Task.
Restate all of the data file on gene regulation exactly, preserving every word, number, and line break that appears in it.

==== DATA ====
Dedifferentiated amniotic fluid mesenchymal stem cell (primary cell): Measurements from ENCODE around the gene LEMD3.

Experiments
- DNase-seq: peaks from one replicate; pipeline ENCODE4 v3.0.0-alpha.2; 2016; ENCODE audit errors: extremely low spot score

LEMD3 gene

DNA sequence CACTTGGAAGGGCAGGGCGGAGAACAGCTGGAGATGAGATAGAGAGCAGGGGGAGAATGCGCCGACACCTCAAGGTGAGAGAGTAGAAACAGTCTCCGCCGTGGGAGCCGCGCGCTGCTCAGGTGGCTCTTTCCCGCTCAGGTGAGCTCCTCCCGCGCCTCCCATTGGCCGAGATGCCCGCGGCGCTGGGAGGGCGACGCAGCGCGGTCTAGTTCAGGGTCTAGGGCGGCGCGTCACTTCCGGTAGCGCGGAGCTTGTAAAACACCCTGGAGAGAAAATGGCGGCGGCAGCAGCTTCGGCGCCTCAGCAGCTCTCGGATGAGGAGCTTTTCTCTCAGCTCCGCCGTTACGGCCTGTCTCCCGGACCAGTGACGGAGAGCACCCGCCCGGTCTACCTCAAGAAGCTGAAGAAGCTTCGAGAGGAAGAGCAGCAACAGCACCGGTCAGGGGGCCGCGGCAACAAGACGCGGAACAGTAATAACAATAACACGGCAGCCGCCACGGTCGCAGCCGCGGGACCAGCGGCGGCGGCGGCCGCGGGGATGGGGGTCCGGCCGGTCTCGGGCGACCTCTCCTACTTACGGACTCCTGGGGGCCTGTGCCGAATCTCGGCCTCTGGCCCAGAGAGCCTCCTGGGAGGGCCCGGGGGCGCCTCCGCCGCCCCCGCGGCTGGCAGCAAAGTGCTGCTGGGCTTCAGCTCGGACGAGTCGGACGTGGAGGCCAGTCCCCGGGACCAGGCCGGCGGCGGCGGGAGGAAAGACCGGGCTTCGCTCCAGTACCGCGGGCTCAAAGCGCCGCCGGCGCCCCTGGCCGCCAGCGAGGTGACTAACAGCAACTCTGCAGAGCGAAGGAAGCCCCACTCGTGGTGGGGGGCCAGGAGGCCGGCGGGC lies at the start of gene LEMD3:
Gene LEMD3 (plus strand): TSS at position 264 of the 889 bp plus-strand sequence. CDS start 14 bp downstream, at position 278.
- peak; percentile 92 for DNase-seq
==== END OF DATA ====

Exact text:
Dedifferentiated amniotic fluid mesenchymal stem cell (primary cell): Measurements from ENCODE around the gene LEMD3.

Experiments
- DNase-seq: peaks from one replicate; pipeline ENCODE4 v3.0.0-alpha.2; 2016; ENCODE audit errors: extremely low spot score

LEMD3 gene

DNA sequence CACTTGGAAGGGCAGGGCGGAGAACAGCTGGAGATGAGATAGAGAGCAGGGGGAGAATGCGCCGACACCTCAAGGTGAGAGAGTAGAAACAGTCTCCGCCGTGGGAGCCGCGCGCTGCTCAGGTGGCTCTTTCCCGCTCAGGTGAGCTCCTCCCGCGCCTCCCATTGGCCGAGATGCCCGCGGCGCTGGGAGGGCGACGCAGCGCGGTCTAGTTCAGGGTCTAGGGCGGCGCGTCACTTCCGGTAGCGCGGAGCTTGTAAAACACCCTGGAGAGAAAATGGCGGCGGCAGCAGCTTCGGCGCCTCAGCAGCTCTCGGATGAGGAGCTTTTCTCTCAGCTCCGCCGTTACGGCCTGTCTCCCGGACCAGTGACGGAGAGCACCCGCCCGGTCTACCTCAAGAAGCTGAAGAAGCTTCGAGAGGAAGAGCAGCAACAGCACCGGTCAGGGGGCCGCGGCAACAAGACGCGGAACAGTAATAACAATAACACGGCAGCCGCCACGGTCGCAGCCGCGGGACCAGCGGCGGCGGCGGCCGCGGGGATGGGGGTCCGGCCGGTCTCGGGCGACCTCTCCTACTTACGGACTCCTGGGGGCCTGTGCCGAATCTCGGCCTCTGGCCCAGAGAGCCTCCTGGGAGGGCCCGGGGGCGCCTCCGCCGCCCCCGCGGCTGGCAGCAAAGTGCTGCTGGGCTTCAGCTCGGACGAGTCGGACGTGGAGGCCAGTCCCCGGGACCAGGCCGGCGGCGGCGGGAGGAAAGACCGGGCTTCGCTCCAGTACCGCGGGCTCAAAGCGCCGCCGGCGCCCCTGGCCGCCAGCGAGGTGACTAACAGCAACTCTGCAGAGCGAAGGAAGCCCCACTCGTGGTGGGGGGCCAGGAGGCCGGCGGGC lies at the start of gene LEMD3:
Gene LEMD3 (plus strand): TSS at position 264 of the 889 bp plus-strand sequence. CDS start 14 bp downstream, at position 278.
- peak; percentile 92 for DNase-seq